Dr. Kon Seison ranked ten of his calculus students from highest to lowest grade in the course. In order to compare student performance in the course with their math SAT scores, he compiled the following table. $$\begin{array}{l|cccccccccc} \textrm{Student} & Alan & Bart & Beth & Bob & Fred & Gary & Hugh & Ivy & Lenny & Uma\\ \hline\hline \textrm{Math SAT} & 585 & 582 & 565 & 577 & 573 & 581 & 589 & 559 & 569 & 599 \\ \textrm{Ranking} & \textrm{10th} & \textrm{2nd} & \textrm{6th} & \textrm{4th} & \textrm{7th} & \textrm{8th} & \textrm{9th} & \textrm{5th} & \textrm{3rd} & \textrm{1st} \end{array}$$ Is there any relationship between students' ranking in the course and their SAT test scores at 0.05?

Which test is more appropriate to use: the parametric correlation test or the Spearman's rank correlation test? Why?Use a non-parametric test because rankings are ordinal.

Null hypothesis: $\rho_S=0$

Test statistic: $r_S=.055\ (\Sigma d^2=156)$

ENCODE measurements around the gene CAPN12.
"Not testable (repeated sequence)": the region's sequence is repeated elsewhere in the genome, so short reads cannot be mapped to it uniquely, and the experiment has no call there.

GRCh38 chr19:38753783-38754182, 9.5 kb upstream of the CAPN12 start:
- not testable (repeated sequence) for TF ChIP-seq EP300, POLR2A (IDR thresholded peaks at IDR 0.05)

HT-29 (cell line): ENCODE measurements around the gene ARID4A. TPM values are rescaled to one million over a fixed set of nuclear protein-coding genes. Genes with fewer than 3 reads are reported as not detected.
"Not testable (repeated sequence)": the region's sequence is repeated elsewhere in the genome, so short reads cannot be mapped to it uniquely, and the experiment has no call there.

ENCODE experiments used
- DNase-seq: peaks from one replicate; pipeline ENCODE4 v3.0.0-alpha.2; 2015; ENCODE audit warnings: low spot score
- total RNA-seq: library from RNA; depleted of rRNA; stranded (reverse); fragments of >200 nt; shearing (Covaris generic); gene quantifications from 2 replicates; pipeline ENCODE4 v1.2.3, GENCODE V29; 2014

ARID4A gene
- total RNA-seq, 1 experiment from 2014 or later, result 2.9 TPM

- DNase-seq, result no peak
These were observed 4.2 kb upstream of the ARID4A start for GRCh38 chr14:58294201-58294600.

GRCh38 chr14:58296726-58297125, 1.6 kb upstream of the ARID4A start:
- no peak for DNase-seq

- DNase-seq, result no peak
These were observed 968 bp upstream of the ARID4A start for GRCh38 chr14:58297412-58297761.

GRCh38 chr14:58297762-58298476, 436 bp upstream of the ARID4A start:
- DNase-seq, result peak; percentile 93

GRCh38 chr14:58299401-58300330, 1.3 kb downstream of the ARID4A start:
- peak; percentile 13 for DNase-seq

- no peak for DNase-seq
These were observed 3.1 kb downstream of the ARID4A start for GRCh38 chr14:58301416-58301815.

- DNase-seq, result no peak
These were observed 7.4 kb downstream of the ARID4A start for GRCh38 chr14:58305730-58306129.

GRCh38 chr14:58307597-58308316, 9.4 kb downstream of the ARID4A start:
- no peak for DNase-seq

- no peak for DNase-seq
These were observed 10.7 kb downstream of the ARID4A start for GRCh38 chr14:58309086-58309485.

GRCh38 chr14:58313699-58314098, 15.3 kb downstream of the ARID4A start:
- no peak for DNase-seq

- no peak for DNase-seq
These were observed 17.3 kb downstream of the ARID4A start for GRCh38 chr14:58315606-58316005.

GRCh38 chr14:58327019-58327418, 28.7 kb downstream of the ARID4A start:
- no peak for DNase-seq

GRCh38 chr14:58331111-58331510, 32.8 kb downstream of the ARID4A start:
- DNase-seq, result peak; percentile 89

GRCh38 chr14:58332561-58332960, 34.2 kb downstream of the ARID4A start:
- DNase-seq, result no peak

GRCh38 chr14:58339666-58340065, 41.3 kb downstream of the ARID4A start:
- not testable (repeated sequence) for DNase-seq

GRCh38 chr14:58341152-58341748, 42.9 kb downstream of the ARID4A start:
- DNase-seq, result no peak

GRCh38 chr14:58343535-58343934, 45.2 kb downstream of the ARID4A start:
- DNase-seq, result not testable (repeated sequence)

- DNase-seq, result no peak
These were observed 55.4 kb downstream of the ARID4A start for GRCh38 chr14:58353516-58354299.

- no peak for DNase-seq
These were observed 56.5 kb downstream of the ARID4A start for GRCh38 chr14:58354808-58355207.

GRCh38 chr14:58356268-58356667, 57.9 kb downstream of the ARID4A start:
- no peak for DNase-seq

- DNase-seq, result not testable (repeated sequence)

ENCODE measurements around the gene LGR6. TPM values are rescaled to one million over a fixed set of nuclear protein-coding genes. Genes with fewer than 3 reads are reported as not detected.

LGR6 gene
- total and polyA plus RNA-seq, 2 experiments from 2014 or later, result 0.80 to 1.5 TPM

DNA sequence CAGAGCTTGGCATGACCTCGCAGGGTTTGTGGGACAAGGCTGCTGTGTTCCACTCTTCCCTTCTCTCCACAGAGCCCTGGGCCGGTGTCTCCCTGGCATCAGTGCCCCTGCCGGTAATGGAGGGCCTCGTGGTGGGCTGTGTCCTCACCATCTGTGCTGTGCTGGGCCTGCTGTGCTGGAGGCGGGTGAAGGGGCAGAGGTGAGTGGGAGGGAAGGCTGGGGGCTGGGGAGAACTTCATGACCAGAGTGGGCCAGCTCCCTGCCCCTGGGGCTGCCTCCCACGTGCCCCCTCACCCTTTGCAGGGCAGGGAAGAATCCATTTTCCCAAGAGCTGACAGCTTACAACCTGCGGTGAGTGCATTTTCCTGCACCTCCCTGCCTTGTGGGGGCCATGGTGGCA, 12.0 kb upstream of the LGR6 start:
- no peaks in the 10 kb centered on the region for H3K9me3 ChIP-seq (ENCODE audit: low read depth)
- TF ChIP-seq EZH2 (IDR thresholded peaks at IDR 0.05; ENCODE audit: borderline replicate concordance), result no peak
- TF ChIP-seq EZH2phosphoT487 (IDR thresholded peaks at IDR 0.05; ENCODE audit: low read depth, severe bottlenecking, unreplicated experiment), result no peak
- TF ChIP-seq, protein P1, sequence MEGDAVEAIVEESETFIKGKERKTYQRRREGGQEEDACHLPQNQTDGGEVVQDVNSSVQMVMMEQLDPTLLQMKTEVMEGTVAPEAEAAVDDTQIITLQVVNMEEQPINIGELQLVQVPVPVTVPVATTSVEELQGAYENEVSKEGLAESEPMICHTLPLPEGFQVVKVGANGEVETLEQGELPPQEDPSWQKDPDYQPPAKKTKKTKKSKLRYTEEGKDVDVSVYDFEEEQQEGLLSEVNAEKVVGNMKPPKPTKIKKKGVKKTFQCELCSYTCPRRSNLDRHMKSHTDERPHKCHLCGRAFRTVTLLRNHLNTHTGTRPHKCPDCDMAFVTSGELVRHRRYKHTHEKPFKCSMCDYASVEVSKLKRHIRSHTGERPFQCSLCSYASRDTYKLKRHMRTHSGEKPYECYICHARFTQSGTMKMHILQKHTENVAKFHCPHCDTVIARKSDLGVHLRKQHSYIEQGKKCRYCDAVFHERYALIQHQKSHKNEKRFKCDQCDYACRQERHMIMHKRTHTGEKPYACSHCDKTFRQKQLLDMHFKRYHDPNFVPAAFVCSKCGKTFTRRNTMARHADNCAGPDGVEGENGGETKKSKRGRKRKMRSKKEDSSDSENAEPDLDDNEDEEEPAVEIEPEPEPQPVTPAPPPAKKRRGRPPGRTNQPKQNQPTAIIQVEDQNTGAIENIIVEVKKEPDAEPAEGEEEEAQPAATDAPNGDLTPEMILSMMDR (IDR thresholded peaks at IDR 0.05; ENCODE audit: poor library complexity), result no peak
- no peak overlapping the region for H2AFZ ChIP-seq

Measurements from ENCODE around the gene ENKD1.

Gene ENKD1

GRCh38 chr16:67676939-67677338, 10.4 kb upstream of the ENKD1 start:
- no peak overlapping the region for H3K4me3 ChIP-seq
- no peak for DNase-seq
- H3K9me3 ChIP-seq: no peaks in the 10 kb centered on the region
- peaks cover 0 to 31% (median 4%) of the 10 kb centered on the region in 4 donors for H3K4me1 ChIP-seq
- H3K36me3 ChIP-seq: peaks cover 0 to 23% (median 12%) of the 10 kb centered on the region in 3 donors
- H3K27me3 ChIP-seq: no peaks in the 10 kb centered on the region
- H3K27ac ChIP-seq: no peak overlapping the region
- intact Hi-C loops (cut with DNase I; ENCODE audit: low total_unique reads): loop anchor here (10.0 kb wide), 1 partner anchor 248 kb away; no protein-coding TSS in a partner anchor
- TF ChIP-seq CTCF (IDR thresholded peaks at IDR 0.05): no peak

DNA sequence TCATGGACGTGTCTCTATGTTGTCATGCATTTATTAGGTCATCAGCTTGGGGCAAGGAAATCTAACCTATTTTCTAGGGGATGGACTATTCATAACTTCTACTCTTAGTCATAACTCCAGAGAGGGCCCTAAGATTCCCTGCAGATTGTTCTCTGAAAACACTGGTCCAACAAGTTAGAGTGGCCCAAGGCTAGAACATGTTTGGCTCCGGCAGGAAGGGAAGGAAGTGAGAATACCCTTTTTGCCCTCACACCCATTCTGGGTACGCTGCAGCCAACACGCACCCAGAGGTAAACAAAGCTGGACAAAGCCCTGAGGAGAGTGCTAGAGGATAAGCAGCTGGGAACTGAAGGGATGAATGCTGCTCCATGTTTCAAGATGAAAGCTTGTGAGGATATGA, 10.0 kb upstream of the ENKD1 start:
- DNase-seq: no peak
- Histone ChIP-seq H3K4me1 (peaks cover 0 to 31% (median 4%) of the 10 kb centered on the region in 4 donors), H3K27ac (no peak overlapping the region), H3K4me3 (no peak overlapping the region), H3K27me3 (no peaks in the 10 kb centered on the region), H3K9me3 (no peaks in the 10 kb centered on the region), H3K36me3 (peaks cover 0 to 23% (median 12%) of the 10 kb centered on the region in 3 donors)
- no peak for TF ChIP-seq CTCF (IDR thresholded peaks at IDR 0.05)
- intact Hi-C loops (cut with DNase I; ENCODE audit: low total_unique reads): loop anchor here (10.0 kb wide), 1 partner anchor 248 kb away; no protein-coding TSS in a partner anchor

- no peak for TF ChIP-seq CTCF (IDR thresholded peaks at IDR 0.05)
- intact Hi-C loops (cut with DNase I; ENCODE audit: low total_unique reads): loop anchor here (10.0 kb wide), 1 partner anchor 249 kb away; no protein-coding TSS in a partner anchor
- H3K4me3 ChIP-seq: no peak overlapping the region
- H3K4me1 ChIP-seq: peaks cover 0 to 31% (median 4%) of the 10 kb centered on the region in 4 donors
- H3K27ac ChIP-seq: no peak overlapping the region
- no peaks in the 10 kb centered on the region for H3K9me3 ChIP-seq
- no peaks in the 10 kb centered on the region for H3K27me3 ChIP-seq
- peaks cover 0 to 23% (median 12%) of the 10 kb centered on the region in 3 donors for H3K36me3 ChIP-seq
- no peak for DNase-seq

Critical value: $\pm .648$

Fail to reject the null hypothesis. Test statistic is not in the rejection region.

There is not enough evidence to support the claim that there is a relationship between students' ranking in the course and their SAT test scores.A consumer group compared ratings of toaster ovens to price for a random sample of ovens. At significance level 0.05, is there a correlation between ratings and prices? Explain why we should use a non-parametric test. $$\begin{array}{r|ccccccc} \hbox{Model} &A&B&C&D&E&F&G\\\hline \hbox{Rating(1-10)} & 3 & 4 & 6 & 5 & 7 & 10 & 9\\ \hbox{Price(\$)}&25&49&30&59&55&35&70\\ \end{array} $$

Use a non-parametric test because ratings are ordinal.

Null hypothesis: $\rho_S=0$

Test statistic: $r_S=.39285\ (\Sigma d^2=34)$

Critical value: $\pm .786$

Fail to reject the null hypothesis. Test statistic is not in the rejection region.

There is not enough evidence to support the claim that there is a correlation between ratings and prices.